After reading various articles about Windows 7, curiosity got the better of me and I downloaded the beta from Microsoft. Since I have (nearly) sold my little gaming PC in anticipation of replacing it and my MacBook Pro with an iMac that can handle all my computing duties, I was also hoping that Windows 7 would be a good base for Steam and the associated games.
I followed the instructions I found on Simple Help.net, although there’s not much difference in installing Windows 7 than XP or Vista. Basically:
- Use Boot Camp Assistant to partition your drive (make sure you have a back-up first!).
- When that’s done, insert the Windows 7 beta DVD and click ‘Start Installation’.
- Format and install Windows to the drive that has ‘BOOTCAMP’ next to it.
- Let the installer do its thing.
- When you’re at the Windows desktop, use Windows Update to get graphics drivers, etc. Sound probably won’t be working at this point.
- Insert your Leopard installation DVD and install the drivers from there. Done.
Assuming that all went well, you now have your Mac dual-booting with Windows 7. Hurrah.
I use VMware Fusion on my Mac to run various other operating systems, and it has a rather nifty feature whereby it can boot the operating system installed on your Boot Camp partition as a virtual machine. Very handy indeed, and I wanted to make use of this with Windows 7 so I could let Steam download game content without having to spend hours away from OS X.
Firing up Fusion, it detected the Boot Camp partition and without any setting up I could boot straight into Windows. Neat. On the first boot it detected and installed drivers for various (virtual) hardware devices and requested a restart. After that, I installed VMware Tools, which requires another restart. Finally, I have a working system. Or do I? No, because it hasn’t installed any drivers for the ethernet controller and as such has no network connectivity.
Googling yielded some results suggesting a similar problem can exist in Vista under VMware (not necessarily Fusion). The solution is to install the AMD PCnet drivers in the virtual machine; they can be found here: AMD PCnet Windows Drivers. Download the latest version (4.5.1) and transfer to the Windows 7 virtual machine (you can drag-and-drop the folder from OS X into the virtual machine if you have VMware Tools installed). Find the errant Ethernet Controller in Device Manger, right-click and select ‘Update Driver Software’. Point the driver wizard at the folder containing the AMD drivers and bingo. It should be recognised as an ‘AMD PCNET Family Ethernet Adapter (PCI)’, and we should now have Internets!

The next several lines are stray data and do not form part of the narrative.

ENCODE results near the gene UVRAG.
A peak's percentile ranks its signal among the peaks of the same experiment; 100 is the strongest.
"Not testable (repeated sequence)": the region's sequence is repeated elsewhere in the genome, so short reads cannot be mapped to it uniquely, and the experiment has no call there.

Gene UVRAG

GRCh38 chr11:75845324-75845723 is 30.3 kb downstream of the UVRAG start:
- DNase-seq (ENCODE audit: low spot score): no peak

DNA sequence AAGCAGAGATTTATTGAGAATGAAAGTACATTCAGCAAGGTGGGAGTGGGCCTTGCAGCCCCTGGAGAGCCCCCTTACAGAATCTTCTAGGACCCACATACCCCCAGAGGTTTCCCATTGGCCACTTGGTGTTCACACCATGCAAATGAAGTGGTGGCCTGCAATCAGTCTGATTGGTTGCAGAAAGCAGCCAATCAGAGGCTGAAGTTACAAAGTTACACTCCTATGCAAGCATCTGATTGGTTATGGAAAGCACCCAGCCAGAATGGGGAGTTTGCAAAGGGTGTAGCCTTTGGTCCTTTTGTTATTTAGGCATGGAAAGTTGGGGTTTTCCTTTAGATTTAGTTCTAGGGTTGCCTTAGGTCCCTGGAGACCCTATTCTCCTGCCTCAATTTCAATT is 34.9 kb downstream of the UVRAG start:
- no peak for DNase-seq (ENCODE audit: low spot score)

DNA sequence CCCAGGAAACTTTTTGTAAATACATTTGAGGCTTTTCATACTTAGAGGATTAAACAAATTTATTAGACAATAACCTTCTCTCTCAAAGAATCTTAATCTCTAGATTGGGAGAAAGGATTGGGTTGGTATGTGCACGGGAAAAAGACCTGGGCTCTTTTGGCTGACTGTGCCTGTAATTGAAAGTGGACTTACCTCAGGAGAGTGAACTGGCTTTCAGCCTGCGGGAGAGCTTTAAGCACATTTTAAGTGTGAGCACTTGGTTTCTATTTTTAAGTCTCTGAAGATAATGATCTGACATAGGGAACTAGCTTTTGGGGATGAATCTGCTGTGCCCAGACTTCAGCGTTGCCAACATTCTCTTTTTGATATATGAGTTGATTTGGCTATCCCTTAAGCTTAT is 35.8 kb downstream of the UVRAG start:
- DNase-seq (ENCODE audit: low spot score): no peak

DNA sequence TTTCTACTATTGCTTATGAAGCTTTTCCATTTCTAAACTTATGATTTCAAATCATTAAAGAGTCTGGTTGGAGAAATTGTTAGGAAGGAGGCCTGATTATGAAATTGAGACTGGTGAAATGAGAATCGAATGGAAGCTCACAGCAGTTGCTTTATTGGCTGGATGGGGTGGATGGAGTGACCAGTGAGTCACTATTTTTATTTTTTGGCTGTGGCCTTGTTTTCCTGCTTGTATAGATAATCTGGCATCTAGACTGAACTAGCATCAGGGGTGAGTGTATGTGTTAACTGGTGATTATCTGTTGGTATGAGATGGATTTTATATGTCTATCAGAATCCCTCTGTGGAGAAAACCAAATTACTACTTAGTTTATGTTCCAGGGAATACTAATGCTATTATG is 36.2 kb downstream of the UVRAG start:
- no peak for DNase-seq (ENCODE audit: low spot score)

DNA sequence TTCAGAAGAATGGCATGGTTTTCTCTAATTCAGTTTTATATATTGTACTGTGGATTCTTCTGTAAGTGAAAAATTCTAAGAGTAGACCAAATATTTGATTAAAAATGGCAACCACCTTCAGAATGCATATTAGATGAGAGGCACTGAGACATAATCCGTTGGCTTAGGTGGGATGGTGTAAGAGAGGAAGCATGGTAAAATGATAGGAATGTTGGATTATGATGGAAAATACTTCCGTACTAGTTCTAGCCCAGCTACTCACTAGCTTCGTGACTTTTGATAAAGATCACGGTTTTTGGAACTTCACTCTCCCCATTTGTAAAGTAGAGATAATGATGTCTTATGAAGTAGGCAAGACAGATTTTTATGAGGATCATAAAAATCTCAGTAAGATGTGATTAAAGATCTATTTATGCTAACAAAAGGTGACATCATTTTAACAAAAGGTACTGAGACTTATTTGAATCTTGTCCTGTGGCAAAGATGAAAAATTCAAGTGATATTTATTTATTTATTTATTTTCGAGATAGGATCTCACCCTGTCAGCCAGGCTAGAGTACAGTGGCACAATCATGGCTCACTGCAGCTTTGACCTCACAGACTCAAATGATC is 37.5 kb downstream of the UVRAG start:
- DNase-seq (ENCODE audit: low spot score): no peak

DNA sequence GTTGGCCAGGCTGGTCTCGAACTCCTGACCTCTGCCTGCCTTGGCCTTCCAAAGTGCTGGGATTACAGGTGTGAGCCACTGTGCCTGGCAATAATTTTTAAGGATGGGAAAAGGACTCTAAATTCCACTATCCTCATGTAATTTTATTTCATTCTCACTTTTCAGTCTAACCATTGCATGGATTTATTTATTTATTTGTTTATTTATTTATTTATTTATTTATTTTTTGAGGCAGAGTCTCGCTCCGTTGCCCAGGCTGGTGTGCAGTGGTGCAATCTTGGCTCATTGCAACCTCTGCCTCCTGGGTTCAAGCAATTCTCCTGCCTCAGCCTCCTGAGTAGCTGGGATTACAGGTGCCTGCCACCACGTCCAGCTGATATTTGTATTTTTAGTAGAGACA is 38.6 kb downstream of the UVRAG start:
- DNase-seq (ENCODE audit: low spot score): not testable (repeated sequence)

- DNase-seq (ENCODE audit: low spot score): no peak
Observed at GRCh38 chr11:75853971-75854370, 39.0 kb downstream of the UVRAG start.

Install the driver via the Device Manager
Performance inside the virtual machine isn’t great on my machine (2.0GHz Core Duo, 2GB RAM, of which I’ve given Windows 7 1GB), but it’s adequate for what I want it for. It certainly seems happier than Vista did when I tried it in a virtual machine, and it takes up far less space – 7.8GB with Boot Camp utilities, VMware Tools, Firefox and Steam (no games yet) installed. If I recall correctly, Vista was pushing 14GB on a fresh install alone.
I’ve yet to really give it a proper test run, but so far it seems like a nice improvement on Vista, which despite improving hugely since launch is still quite capable of making me want to tear all my body hair out. The interface looks smart, and the graphical effects are much more dignified. As much as I’m a Mac fan now, I really want Windows 7 to be a good OS. I doubt it’ll tempt me back to the fold, but without competition and choices life would be dull.
Plus, at the end of the day, I still need something to run Team Fortress 2 on.